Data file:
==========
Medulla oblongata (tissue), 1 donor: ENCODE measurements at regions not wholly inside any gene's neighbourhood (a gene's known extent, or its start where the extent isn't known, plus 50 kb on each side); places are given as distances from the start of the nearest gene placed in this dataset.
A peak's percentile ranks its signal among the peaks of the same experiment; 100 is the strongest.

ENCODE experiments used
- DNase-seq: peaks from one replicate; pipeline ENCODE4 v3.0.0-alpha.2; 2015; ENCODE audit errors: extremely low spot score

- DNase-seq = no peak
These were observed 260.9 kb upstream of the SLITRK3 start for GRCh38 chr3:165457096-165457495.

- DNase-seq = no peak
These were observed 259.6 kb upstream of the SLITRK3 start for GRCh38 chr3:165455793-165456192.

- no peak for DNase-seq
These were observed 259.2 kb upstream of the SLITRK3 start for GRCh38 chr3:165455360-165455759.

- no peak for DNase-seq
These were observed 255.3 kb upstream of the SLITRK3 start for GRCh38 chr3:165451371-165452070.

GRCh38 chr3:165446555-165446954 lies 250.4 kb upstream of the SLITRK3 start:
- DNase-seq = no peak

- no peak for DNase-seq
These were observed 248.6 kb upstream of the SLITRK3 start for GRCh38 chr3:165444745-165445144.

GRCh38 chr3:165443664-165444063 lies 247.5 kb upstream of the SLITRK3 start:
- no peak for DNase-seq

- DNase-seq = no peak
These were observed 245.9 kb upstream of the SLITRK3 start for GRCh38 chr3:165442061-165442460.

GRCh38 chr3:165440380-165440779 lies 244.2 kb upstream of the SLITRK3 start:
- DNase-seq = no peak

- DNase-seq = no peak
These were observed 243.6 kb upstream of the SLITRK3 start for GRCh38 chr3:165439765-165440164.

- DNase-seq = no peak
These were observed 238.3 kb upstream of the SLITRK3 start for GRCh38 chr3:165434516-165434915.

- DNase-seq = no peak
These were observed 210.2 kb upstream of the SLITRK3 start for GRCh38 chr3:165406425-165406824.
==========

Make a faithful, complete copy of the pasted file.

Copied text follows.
Medulla oblongata (tissue), 1 donor: ENCODE measurements at regions not wholly inside any gene's neighbourhood (a gene's known extent, or its start where the extent isn't known, plus 50 kb on each side); places are given as distances from the start of the nearest gene placed in this dataset.
A peak's percentile ranks its signal among the peaks of the same experiment; 100 is the strongest.

ENCODE experiments used
- DNase-seq: peaks from one replicate; pipeline ENCODE4 v3.0.0-alpha.2; 2015; ENCODE audit errors: extremely low spot score

- DNase-seq = no peak
These were observed 260.9 kb upstream of the SLITRK3 start for GRCh38 chr3:165457096-165457495.

- DNase-seq = no peak
These were observed 259.6 kb upstream of the SLITRK3 start for GRCh38 chr3:165455793-165456192.

- no peak for DNase-seq
These were observed 259.2 kb upstream of the SLITRK3 start for GRCh38 chr3:165455360-165455759.

- no peak for DNase-seq
These were observed 255.3 kb upstream of the SLITRK3 start for GRCh38 chr3:165451371-165452070.

GRCh38 chr3:165446555-165446954 lies 250.4 kb upstream of the SLITRK3 start:
- DNase-seq = no peak

- no peak for DNase-seq
These were observed 248.6 kb upstream of the SLITRK3 start for GRCh38 chr3:165444745-165445144.

GRCh38 chr3:165443664-165444063 lies 247.5 kb upstream of the SLITRK3 start:
- no peak for DNase-seq

- DNase-seq = no peak
These were observed 245.9 kb upstream of the SLITRK3 start for GRCh38 chr3:165442061-165442460.

GRCh38 chr3:165440380-165440779 lies 244.2 kb upstream of the SLITRK3 start:
- DNase-seq = no peak

- DNase-seq = no peak
These were observed 243.6 kb upstream of the SLITRK3 start for GRCh38 chr3:165439765-165440164.

- DNase-seq = no peak
These were observed 238.3 kb upstream of the SLITRK3 start for GRCh38 chr3:165434516-165434915.

- DNase-seq = no peak
These were observed 210.2 kb upstream of the SLITRK3 start for GRCh38 chr3:165406425-165406824.